Unforeseen failures of hydraulic power generation systems can cause costly operation interruptions of aircraft. To overcome this, a health monitoring of the system components is desirable but not yet available. In this paper, a method is presented that allows a model-based development of such a capability.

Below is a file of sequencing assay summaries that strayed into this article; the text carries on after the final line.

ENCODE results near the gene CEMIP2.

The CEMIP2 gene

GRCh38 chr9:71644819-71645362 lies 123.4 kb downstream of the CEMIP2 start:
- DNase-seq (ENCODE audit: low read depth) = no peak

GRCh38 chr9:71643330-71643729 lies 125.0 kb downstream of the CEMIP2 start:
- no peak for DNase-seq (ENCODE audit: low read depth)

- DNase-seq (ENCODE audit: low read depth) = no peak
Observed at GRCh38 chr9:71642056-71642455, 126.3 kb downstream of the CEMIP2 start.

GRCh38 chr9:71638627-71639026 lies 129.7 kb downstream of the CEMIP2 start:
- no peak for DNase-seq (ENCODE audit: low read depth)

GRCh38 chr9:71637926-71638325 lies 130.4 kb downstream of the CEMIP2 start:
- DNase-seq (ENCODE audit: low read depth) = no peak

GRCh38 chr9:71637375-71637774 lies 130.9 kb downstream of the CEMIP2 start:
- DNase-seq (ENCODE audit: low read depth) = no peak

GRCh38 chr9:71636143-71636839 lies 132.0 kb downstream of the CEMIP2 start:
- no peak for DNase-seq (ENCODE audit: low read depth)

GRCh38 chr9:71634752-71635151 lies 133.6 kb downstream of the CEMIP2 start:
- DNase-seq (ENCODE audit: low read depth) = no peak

This method uses physics-based models of system components in order to derive their behavior at considered fault modes with several extents. The gained knowledge is transferred into a model of the entire hydraulic system. This model is used to determine the fault effects on the system states in order to find candidate positions for sensors. The method allows finding an optimal set of sensors that enables the detection and isolation of system component faults. The system model is used further for the creation of a simplified steady-state nominal model, which is required for feature generation. On the basis of these features, support vector machines are trained for fault detection and isolation as well as the diagnosis of the actual fault extent. The developed health monitoring functions are validated on a test rig.